'Survivor' Tips for Richard Hatch in Prison

Reality Show Champ Should Build Alliances ... and Avoid Nudity

Richard Hatch

Richard Hatch, the famed "Survivor," leaves federal court during his tax fraud trial last January. Hatch was sentenced May 16 to four years, three months in prison for evading taxes on his $1 million reality TV prize and other income (Steven Senne/AP Photo)


May 17, 2006 — "Survivor" winner Richard Hatch might want to rethink his affinity for recreational nudity as he heads off for more than four years in federal prison.

Several legal experts gave practical advice to Hatch, the reality show's first million-dollar prize winner, after he was sentenced to 51 months in federal prison for failing to pay taxes on the $327,000 he earned as co-host of a Boston radio show and $28,000 in rent on property he owned.

"He might want to reconsider the whole clothing-optional thing," said criminal defense lawyer and ABC Radio host Ron Kuby, referring to Hatch's penchant for not wearing clothes while competing on the show. When the show aired in 2000, producers had to obscure his bare bottom, and talk show host David Letterman dubbed him "the naked fat guy."

Hatch, who became one of the first reality show stars, left a federal courthouse in Newport, R.I., on Tuesday in an orange prison jumpsuit.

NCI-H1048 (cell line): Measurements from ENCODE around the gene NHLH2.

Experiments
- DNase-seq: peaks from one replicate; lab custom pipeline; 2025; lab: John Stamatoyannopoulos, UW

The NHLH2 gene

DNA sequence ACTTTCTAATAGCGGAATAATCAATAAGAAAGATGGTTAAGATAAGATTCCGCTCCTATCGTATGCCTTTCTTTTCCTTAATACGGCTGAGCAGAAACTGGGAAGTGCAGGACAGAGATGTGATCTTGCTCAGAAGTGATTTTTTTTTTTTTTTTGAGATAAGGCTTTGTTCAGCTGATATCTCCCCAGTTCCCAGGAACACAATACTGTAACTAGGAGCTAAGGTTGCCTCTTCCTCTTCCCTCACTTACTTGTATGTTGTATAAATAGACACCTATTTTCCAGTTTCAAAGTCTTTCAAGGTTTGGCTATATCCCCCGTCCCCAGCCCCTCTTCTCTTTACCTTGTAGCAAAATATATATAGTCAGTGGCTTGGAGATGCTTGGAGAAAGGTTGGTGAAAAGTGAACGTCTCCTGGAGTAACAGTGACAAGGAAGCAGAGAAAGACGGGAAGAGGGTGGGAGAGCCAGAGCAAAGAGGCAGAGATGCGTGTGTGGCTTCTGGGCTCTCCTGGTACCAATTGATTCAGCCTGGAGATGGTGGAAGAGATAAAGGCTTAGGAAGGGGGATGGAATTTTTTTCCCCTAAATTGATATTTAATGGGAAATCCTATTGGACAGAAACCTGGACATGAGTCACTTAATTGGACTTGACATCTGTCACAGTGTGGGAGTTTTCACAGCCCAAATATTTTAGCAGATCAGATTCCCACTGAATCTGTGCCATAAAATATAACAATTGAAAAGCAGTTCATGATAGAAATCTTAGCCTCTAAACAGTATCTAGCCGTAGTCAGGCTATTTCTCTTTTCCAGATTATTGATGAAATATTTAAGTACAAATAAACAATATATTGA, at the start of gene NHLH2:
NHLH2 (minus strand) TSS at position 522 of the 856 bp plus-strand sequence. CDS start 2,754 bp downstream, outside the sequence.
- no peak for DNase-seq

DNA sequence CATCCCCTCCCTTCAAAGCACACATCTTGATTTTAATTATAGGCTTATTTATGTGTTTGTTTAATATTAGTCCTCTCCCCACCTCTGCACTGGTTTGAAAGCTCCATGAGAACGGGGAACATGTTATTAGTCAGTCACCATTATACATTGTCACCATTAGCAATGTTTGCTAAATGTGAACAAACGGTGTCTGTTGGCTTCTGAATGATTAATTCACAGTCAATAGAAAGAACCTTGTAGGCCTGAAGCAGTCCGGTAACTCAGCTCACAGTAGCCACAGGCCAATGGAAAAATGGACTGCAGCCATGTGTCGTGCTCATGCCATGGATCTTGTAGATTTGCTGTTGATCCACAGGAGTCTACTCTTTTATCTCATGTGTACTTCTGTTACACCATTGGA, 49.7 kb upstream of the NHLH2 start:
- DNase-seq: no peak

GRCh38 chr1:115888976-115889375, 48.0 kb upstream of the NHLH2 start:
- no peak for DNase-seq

"See you later, Mom," he called out to the courthouse spectator's gallery, where several family members were seated.

"There's no nice way to say it, Mr. Hatch lied," said U.S. District Judge Ernest Torres, who believed that Hatch gave false testimony during his trial in January.

Even at sentencing, Hatch maintained that he'd been "completely truthful and completely forthcoming throughout the entire process." At his trial, the 45-year-old defendant claimed he forgot to tell his accountants about some income and claimed he thought radio show producers would pay taxes on his earnings.

With Hatch now looking at a release date in 2010, he'll be playing the ultimate "Survivor" game — and the competition will be unlike anything he faced on TV. While officials have yet to determine where he'll serve time, criminal justice experts offered the following advice:

1. Don't Brag: Hatch is a notorious showman, but his "Survivor" celebrity is likely to irk other prisoners. "There's a pervasive belief that reality TV isn't all that real and prisoners are very big on credibility," said Kuby.